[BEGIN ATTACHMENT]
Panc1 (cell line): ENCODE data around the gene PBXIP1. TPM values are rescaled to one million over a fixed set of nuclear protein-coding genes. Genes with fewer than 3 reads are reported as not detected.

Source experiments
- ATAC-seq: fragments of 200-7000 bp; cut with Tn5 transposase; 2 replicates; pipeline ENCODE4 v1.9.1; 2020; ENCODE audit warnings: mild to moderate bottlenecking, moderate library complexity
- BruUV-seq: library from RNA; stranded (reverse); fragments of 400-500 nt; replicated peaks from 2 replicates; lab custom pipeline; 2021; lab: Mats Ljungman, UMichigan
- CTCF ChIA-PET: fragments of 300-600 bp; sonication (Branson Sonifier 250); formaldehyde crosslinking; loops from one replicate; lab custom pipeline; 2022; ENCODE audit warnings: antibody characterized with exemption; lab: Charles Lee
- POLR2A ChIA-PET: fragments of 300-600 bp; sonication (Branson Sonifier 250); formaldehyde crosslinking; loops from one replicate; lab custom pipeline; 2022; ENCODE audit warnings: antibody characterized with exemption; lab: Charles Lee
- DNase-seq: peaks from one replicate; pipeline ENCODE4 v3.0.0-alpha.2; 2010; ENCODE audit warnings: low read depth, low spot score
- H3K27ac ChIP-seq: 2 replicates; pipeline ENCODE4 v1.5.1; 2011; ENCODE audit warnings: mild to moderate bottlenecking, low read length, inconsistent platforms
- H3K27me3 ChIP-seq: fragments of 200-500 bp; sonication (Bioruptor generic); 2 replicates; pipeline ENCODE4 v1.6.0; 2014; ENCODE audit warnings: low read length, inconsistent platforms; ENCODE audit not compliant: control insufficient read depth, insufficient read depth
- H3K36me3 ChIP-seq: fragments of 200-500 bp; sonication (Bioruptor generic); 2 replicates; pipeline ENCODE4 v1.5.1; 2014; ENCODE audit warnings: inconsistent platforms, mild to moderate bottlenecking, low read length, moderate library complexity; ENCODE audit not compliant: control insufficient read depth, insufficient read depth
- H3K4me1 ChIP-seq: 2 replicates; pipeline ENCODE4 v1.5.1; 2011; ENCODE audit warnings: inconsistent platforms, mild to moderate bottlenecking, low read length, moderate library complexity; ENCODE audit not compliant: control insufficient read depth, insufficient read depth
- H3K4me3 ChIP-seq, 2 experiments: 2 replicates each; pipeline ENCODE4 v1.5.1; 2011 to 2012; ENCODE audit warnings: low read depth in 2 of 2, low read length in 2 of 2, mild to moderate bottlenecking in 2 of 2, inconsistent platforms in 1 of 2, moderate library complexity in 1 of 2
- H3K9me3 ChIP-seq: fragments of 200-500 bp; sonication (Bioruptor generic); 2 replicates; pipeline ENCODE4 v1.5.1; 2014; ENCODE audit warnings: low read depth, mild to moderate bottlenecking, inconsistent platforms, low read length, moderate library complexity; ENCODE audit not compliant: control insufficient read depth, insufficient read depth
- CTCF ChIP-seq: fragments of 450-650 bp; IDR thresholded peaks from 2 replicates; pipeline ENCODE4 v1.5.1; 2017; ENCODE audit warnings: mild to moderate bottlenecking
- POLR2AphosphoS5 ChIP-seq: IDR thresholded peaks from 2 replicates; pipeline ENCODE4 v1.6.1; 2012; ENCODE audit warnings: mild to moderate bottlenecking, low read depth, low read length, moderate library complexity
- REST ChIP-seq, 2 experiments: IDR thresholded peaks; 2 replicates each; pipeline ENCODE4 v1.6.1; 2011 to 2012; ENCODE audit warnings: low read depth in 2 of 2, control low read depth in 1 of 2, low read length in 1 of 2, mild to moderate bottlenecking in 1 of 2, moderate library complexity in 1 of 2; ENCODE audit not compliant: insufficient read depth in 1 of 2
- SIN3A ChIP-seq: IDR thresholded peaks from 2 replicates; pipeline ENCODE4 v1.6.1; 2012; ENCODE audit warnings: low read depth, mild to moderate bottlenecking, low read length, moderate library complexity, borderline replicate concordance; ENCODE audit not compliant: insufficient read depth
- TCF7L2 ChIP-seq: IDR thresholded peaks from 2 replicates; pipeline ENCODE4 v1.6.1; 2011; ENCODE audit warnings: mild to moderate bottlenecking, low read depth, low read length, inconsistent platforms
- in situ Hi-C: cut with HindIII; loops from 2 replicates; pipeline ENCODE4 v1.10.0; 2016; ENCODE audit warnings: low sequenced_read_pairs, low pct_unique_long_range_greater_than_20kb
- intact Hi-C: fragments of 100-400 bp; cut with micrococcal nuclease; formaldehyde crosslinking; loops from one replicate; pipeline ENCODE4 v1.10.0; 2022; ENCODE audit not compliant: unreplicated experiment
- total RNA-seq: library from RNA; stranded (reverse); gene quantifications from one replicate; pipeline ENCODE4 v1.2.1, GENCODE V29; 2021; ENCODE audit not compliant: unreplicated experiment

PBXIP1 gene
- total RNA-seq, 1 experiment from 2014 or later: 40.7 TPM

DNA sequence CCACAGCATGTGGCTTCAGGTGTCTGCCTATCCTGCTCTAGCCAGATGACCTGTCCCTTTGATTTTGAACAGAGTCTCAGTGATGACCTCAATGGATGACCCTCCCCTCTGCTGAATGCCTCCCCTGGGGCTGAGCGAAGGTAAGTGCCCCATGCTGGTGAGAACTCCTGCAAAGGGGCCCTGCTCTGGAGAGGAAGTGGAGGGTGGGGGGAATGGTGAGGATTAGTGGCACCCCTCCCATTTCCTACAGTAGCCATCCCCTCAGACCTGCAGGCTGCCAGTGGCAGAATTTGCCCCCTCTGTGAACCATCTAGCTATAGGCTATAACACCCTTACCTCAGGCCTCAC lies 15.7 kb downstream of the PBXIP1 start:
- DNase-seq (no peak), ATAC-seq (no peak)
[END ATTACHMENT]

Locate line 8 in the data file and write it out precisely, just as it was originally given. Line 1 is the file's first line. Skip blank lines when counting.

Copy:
- H3K27ac ChIP-seq: 2 replicates; pipeline ENCODE4 v1.5.1; 2011; ENCODE audit warnings: mild to moderate bottlenecking, low read length, inconsistent platforms